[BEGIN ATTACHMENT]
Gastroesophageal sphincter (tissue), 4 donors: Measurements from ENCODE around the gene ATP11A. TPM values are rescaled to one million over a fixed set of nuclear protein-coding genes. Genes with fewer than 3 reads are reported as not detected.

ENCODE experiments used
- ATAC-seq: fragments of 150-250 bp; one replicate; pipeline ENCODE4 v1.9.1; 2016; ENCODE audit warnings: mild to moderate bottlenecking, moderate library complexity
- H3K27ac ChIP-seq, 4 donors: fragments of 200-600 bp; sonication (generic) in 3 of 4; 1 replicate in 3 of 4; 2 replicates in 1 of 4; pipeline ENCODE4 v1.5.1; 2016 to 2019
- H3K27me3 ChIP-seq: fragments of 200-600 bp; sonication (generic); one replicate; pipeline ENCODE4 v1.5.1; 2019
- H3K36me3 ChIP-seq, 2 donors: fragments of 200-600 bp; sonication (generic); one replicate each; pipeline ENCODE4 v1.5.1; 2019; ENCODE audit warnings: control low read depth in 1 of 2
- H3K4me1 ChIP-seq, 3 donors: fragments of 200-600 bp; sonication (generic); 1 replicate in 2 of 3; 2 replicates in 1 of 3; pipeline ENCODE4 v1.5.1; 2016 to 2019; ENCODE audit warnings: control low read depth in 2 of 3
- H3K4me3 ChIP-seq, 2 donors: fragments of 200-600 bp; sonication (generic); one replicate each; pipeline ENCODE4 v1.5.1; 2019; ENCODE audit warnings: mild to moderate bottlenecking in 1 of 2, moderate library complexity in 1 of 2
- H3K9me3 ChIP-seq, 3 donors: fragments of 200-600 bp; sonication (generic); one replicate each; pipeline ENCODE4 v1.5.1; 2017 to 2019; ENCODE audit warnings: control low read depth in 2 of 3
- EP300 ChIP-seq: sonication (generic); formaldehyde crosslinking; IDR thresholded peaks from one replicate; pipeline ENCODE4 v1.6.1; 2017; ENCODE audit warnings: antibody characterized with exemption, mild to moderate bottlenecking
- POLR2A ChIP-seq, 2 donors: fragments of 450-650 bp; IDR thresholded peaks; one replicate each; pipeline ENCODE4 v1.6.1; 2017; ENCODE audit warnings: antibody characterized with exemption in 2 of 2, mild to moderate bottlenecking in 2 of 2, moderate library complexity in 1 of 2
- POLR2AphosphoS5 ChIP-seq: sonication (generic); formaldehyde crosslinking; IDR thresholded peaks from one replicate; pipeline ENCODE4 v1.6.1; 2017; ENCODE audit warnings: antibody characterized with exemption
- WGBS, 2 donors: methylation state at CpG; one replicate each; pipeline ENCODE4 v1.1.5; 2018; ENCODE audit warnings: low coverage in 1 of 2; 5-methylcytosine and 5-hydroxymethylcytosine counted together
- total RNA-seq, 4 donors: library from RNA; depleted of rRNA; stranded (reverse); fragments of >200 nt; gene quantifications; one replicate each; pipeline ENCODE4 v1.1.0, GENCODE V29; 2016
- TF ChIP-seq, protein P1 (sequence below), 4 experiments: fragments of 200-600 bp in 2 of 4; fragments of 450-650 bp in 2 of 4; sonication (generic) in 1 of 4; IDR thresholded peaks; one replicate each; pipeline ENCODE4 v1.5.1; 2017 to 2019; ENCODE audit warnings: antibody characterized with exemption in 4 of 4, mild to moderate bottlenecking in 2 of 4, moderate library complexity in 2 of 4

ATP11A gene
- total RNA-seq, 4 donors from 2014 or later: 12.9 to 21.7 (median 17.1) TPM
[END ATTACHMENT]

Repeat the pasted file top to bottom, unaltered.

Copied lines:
Gastroesophageal sphincter (tissue), 4 donors: Measurements from ENCODE around the gene ATP11A. TPM values are rescaled to one million over a fixed set of nuclear protein-coding genes. Genes with fewer than 3 reads are reported as not detected.

ENCODE experiments used
- ATAC-seq: fragments of 150-250 bp; one replicate; pipeline ENCODE4 v1.9.1; 2016; ENCODE audit warnings: mild to moderate bottlenecking, moderate library complexity
- H3K27ac ChIP-seq, 4 donors: fragments of 200-600 bp; sonication (generic) in 3 of 4; 1 replicate in 3 of 4; 2 replicates in 1 of 4; pipeline ENCODE4 v1.5.1; 2016 to 2019
- H3K27me3 ChIP-seq: fragments of 200-600 bp; sonication (generic); one replicate; pipeline ENCODE4 v1.5.1; 2019
- H3K36me3 ChIP-seq, 2 donors: fragments of 200-600 bp; sonication (generic); one replicate each; pipeline ENCODE4 v1.5.1; 2019; ENCODE audit warnings: control low read depth in 1 of 2
- H3K4me1 ChIP-seq, 3 donors: fragments of 200-600 bp; sonication (generic); 1 replicate in 2 of 3; 2 replicates in 1 of 3; pipeline ENCODE4 v1.5.1; 2016 to 2019; ENCODE audit warnings: control low read depth in 2 of 3
- H3K4me3 ChIP-seq, 2 donors: fragments of 200-600 bp; sonication (generic); one replicate each; pipeline ENCODE4 v1.5.1; 2019; ENCODE audit warnings: mild to moderate bottlenecking in 1 of 2, moderate library complexity in 1 of 2
- H3K9me3 ChIP-seq, 3 donors: fragments of 200-600 bp; sonication (generic); one replicate each; pipeline ENCODE4 v1.5.1; 2017 to 2019; ENCODE audit warnings: control low read depth in 2 of 3
- EP300 ChIP-seq: sonication (generic); formaldehyde crosslinking; IDR thresholded peaks from one replicate; pipeline ENCODE4 v1.6.1; 2017; ENCODE audit warnings: antibody characterized with exemption, mild to moderate bottlenecking
- POLR2A ChIP-seq, 2 donors: fragments of 450-650 bp; IDR thresholded peaks; one replicate each; pipeline ENCODE4 v1.6.1; 2017; ENCODE audit warnings: antibody characterized with exemption in 2 of 2, mild to moderate bottlenecking in 2 of 2, moderate library complexity in 1 of 2
- POLR2AphosphoS5 ChIP-seq: sonication (generic); formaldehyde crosslinking; IDR thresholded peaks from one replicate; pipeline ENCODE4 v1.6.1; 2017; ENCODE audit warnings: antibody characterized with exemption
- WGBS, 2 donors: methylation state at CpG; one replicate each; pipeline ENCODE4 v1.1.5; 2018; ENCODE audit warnings: low coverage in 1 of 2; 5-methylcytosine and 5-hydroxymethylcytosine counted together
- total RNA-seq, 4 donors: library from RNA; depleted of rRNA; stranded (reverse); fragments of >200 nt; gene quantifications; one replicate each; pipeline ENCODE4 v1.1.0, GENCODE V29; 2016
- TF ChIP-seq, protein P1 (sequence below), 4 experiments: fragments of 200-600 bp in 2 of 4; fragments of 450-650 bp in 2 of 4; sonication (generic) in 1 of 4; IDR thresholded peaks; one replicate each; pipeline ENCODE4 v1.5.1; 2017 to 2019; ENCODE audit warnings: antibody characterized with exemption in 4 of 4, mild to moderate bottlenecking in 2 of 4, moderate library complexity in 2 of 4

ATP11A gene
- total RNA-seq, 4 donors from 2014 or later: 12.9 to 21.7 (median 17.1) TPM